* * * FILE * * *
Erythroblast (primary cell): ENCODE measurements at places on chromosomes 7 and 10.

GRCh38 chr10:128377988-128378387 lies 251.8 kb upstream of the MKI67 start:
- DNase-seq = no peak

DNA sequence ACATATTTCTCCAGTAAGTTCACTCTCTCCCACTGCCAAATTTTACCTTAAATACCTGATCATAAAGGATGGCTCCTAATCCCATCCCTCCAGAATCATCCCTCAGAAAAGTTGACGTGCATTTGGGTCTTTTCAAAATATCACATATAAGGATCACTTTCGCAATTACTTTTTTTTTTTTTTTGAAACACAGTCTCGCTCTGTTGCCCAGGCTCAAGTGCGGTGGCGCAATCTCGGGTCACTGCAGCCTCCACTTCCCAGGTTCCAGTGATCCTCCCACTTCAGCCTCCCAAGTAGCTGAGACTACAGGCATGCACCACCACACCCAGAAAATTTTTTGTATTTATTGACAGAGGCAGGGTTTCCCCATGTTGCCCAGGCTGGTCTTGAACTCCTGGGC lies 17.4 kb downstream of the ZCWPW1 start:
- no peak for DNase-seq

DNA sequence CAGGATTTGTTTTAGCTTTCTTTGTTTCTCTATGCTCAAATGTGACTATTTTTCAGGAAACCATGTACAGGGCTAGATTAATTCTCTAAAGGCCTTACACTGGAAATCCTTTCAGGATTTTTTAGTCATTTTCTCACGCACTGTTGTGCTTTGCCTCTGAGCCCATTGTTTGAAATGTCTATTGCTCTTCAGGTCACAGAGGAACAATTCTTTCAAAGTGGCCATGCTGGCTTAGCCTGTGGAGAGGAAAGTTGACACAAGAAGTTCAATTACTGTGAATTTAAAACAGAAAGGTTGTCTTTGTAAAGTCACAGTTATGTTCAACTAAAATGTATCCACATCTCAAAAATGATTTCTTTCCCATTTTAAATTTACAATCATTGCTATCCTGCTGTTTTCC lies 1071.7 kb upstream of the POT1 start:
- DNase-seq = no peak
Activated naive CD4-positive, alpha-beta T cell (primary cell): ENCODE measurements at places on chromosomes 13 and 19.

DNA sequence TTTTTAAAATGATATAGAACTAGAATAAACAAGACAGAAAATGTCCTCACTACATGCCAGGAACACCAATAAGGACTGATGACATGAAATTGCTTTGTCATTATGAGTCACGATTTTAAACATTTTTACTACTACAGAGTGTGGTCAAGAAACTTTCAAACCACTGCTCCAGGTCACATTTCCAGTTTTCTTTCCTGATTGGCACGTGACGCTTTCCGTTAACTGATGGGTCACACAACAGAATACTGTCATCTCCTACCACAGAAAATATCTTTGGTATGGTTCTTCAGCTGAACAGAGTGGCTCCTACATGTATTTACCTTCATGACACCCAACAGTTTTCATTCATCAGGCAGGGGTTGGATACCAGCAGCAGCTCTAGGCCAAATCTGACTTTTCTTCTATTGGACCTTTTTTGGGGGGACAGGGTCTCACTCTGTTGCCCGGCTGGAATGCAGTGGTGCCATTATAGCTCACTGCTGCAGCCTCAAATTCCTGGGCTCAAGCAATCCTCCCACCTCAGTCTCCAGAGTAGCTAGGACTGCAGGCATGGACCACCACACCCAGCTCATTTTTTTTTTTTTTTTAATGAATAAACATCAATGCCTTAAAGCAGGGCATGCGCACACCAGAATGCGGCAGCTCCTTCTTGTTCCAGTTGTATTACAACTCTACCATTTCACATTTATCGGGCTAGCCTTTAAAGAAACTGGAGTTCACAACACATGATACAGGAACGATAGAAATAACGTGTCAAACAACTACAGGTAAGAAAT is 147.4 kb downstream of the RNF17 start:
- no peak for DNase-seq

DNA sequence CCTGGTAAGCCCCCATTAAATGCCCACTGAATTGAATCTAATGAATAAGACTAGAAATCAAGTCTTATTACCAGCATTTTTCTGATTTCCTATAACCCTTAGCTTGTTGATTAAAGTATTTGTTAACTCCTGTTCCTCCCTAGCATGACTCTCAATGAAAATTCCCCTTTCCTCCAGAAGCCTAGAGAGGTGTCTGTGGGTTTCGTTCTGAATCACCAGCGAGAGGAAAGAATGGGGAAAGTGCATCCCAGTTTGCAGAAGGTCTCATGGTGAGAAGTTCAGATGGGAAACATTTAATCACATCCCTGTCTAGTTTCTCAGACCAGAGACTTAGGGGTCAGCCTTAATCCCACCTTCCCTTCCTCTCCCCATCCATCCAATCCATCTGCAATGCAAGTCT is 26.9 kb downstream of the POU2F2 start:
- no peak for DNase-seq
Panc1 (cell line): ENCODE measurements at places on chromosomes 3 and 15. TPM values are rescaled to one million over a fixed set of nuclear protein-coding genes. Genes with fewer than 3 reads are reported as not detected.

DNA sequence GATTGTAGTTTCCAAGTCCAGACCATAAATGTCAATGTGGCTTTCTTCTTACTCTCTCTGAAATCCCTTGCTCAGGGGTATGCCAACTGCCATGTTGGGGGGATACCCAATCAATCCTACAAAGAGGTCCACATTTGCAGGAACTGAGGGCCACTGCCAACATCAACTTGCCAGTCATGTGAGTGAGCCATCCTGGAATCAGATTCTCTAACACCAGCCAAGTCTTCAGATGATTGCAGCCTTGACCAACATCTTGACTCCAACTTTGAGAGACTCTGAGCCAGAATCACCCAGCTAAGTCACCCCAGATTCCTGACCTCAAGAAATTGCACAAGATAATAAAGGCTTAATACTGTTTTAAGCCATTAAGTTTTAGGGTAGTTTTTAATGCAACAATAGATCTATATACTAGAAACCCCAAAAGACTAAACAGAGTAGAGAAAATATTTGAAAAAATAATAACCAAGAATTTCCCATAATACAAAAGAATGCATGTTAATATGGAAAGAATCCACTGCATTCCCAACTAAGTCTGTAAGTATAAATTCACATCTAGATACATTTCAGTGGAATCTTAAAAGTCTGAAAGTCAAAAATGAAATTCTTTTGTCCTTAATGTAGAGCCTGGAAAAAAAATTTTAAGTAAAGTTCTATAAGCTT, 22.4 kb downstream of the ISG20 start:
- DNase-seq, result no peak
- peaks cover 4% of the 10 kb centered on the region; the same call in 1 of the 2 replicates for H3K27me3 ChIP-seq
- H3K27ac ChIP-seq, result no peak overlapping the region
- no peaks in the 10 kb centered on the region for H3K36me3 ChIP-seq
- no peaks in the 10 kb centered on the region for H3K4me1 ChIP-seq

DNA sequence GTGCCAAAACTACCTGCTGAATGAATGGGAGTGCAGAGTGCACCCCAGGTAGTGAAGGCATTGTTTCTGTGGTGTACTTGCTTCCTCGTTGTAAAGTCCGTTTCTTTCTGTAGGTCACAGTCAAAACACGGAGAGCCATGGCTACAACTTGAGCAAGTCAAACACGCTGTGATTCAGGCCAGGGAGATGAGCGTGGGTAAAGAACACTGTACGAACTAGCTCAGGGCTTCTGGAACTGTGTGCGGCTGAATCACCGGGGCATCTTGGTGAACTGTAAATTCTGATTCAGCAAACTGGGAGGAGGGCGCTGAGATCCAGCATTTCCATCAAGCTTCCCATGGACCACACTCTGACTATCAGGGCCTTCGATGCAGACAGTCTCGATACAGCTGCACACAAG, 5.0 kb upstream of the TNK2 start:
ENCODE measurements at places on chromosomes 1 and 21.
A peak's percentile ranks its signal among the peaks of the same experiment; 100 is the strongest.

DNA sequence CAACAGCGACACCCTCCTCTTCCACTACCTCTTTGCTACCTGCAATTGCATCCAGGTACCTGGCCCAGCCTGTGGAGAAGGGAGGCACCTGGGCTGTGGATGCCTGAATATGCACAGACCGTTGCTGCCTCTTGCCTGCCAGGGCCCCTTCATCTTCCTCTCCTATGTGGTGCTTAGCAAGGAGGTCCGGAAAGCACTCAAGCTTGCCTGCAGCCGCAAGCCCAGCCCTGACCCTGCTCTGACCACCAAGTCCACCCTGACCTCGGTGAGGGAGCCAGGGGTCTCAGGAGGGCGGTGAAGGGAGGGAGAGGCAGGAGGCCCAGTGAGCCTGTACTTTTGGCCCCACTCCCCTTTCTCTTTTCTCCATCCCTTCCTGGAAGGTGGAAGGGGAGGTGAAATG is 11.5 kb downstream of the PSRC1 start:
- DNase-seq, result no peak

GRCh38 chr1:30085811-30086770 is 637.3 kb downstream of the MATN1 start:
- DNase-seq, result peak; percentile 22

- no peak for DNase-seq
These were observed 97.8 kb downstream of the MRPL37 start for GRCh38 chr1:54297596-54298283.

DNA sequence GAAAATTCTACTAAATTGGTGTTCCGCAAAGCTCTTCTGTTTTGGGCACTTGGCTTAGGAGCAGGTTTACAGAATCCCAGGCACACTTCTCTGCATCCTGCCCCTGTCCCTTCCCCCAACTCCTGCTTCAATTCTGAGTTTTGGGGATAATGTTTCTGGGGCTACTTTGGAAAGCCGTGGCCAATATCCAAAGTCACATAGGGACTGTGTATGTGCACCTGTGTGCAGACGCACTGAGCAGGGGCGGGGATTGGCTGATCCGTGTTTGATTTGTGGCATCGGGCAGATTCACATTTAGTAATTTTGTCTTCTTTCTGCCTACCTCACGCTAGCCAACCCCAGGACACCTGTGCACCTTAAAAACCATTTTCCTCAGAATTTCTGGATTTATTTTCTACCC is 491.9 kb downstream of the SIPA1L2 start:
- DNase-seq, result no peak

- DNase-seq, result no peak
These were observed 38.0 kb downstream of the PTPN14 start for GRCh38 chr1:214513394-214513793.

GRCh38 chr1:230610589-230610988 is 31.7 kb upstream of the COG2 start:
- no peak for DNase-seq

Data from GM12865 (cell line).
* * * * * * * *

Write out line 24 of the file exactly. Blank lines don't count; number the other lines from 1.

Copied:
- DNase-seq, result no peak